And by the end of October, I more or less did. Maybe not all the sections were filled in, but I had characters (WITH NAMES!), I had a vague idea of the place, and I had a list of scenes I intended to write. I even had a pool of names for minor characters, because nothing derails my writing flow quite as quickly as having to come up with a new name. So I was ready. The first day went smoothly -- I wrote a few hundred words over my 1,667 par.
And then I had a family emergency and by the time I was back home and thinking about writing again, it as day 14 and I was 12,000 words behind where I was supposed to be.
For some people that wouldn't be a problem. I have friends who regularly produce over 1,000 words in a 25-minute sprint. They can easily skip writing all week and catch up in a couple of hours on the weekend.
I am not that person.
My average -- non-distracted -- writing speed is somewhere a little over 500 words / hour. I make it through NaNoWriMo every year by putting in the hours. Every single day. I get uneasy if I get a day behind.
And yet I did manage to finish on time this year. I'm writing my strategy down hoping it helps others and also so I can remember how I did this next year.
|Light blue line is where I would have been in an ideal world, dark blue line was reality biting back|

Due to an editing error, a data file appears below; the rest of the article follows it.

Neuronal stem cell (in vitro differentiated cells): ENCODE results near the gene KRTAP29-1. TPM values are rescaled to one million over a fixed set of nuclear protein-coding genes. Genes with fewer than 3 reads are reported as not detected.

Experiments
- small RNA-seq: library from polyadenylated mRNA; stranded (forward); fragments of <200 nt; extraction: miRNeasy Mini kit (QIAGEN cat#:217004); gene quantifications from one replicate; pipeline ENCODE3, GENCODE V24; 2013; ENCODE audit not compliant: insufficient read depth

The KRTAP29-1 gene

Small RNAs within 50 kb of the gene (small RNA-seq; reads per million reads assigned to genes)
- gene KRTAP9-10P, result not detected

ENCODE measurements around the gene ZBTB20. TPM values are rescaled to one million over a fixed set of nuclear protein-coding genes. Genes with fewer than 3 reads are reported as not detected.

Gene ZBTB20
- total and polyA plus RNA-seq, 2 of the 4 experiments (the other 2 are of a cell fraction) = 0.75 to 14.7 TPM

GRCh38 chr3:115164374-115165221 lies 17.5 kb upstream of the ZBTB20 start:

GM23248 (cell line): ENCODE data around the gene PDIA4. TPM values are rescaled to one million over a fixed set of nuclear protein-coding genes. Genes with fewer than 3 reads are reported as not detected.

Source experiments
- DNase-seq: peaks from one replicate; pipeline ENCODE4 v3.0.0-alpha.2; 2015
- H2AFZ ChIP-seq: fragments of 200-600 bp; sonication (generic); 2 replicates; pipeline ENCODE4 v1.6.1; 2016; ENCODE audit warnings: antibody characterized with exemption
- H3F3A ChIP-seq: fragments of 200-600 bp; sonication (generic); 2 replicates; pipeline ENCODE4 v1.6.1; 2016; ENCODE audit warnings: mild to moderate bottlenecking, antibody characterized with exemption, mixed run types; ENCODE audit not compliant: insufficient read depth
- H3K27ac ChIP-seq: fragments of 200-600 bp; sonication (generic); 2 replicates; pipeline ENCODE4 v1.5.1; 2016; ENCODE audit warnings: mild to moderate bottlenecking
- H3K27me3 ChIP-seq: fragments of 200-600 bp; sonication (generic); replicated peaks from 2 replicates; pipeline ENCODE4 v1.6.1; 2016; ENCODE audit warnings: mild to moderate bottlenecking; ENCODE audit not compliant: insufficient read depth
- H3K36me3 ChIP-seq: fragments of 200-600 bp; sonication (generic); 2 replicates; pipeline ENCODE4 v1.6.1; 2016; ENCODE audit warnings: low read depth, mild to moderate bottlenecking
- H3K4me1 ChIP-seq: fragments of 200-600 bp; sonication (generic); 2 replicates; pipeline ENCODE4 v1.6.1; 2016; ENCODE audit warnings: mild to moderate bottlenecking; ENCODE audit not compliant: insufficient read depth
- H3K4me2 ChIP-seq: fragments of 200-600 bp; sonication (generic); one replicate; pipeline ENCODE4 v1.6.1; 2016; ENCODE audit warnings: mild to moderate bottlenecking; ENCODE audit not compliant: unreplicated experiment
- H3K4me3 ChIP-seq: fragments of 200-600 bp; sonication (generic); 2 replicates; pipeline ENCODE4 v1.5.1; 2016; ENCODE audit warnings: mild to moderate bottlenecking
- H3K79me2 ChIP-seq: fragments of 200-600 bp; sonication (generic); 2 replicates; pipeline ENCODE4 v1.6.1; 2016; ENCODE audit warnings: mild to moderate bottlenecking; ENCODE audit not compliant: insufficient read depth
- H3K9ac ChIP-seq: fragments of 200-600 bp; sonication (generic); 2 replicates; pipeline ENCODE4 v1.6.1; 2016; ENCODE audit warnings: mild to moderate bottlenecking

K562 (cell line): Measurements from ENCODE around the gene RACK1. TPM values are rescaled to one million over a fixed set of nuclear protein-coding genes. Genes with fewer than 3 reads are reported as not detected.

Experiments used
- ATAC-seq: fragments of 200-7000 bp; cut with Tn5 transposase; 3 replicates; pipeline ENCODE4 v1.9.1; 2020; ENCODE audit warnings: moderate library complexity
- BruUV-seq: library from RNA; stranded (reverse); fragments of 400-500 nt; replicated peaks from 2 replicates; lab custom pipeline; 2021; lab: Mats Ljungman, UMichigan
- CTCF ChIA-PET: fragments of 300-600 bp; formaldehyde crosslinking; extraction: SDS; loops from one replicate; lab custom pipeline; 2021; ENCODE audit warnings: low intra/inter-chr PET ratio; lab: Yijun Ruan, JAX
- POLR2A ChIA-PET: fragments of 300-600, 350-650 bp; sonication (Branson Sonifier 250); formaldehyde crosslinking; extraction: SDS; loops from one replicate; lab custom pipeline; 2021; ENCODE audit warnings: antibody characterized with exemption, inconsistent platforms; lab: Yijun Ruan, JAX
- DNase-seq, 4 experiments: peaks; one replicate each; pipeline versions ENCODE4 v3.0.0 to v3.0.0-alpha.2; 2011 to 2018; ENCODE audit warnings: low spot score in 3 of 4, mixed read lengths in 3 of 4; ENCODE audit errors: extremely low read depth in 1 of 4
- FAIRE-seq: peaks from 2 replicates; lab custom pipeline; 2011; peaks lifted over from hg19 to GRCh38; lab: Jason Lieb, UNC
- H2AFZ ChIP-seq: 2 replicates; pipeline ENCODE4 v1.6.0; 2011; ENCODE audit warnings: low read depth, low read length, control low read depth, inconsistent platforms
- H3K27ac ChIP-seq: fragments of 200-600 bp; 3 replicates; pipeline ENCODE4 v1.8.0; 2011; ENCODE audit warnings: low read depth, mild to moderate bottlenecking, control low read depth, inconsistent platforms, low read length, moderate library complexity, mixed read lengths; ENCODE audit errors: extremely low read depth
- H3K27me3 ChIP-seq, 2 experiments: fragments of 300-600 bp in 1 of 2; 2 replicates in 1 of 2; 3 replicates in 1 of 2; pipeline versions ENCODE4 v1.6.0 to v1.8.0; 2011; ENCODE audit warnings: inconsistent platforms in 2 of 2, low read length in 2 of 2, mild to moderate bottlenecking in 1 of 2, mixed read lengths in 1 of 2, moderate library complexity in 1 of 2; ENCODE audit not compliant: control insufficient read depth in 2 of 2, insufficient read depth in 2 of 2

Failure is an option: I gave myself permission to fail. Obviously there were more important things going on in my life this year than a writing challenge. Adding the stress of "OMG I'm not writing enough!" wasn't going to do anything other than give me insomnia. If I failed then I failed, and that's just the way it was.
Making it manageable: Refreshing the NaNoWriMo stats page each morning was a little scary, because it would say things like "2,650 words left today". I was used to just barely making it through 1,667 words every evening after work. Adding an extra thousand seemed nearly impossible. So I added at least one writing sprint in the morning before work. I also brought my laptop to work on days I was in the office and added a sprint at lunchtime. My goal was to bring the "words left today" at least down to 1,667 before my normal evening writing time.
Word sprints: I'm easily distracted, so anything that helps me focus is key. https://tomato-timer.com/ saved me. I would start a 25-minute timer and know that everything else (email, Twitter, food, etc.) could wait until it beeped.
Relaxation timer: If I just needed to sit down and relax for a few minutes with the intention of writing in just a bit, I would set the 5-minute timer to remind me that browsing the internet for two hours wasn't going to help things. (I ought to do this more often.)
Write-ins: I'm lucky to have an active group of NaNoWriMo participants in my area, and I made it to at least one write-in every week. I spent some time with friends and we also had word sprints going for 3-4 hours. That really helps get the words in.
If you have tips (for either planning ahead of time or hitting those goals during November), add them in the comments!